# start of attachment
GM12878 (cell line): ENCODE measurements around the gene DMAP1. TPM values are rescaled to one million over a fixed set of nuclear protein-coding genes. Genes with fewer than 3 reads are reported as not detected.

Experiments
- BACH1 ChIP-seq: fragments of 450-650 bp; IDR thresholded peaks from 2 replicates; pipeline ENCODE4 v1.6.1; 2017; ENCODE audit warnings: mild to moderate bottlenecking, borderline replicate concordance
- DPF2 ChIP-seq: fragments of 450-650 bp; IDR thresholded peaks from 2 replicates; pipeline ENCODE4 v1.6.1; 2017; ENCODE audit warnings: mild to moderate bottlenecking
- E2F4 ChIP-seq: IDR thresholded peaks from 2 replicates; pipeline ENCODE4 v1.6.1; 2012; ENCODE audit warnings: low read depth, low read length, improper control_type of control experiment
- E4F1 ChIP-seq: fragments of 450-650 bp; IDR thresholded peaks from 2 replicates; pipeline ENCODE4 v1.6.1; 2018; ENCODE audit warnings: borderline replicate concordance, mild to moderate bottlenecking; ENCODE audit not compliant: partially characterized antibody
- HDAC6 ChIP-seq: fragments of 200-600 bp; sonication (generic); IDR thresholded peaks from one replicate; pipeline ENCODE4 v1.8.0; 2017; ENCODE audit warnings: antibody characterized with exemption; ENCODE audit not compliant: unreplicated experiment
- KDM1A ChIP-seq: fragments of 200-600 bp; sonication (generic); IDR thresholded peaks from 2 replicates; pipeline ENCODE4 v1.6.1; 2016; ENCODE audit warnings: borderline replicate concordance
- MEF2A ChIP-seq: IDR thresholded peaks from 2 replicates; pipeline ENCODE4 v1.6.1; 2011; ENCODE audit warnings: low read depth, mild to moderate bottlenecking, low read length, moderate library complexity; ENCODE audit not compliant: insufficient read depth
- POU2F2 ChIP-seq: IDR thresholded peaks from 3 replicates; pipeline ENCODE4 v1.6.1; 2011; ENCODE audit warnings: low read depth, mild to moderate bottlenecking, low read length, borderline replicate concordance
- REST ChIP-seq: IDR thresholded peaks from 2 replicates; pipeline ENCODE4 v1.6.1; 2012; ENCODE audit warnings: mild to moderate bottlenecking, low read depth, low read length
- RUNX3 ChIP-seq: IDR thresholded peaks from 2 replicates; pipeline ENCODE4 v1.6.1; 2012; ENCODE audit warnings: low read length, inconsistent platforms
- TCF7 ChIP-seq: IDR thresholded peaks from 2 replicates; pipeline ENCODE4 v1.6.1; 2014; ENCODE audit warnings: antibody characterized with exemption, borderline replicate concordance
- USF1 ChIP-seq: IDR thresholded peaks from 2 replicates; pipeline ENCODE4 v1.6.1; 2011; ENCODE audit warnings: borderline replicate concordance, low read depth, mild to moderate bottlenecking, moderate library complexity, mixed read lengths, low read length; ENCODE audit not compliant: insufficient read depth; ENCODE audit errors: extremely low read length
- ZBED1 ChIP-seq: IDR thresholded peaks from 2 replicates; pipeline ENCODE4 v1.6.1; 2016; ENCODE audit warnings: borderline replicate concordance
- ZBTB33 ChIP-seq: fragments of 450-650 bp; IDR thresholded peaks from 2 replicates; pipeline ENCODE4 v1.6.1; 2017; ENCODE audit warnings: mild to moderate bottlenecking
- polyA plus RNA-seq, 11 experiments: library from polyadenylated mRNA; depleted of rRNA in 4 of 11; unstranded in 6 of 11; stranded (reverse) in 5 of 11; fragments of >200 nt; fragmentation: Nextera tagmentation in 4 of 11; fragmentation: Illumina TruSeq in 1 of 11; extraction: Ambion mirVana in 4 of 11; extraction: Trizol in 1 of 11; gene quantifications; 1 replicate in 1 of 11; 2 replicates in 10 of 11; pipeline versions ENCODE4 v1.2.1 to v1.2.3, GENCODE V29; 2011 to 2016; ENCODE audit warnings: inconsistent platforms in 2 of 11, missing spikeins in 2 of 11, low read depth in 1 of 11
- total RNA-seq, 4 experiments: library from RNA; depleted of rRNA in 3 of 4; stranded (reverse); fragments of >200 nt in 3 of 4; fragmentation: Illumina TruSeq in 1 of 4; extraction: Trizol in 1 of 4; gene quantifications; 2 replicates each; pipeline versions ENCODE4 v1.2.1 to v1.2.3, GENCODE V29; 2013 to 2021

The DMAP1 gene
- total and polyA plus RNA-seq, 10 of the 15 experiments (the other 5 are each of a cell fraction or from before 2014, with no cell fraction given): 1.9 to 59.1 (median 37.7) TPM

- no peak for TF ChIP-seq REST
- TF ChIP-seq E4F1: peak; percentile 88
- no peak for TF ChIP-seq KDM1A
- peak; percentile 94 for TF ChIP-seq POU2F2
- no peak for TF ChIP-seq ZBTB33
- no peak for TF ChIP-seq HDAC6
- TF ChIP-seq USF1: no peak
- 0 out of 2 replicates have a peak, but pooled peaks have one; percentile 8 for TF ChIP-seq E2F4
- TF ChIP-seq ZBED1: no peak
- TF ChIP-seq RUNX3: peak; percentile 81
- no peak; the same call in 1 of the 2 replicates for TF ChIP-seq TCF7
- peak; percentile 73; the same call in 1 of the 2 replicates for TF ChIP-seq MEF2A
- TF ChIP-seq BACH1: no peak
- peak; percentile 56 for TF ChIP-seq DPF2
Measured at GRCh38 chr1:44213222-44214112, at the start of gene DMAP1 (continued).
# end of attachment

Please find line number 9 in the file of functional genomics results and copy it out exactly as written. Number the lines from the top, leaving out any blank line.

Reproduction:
- MEF2A ChIP-seq: IDR thresholded peaks from 2 replicates; pipeline ENCODE4 v1.6.1; 2011; ENCODE audit warnings: low read depth, mild to moderate bottlenecking, low read length, moderate library complexity; ENCODE audit not compliant: insufficient read depth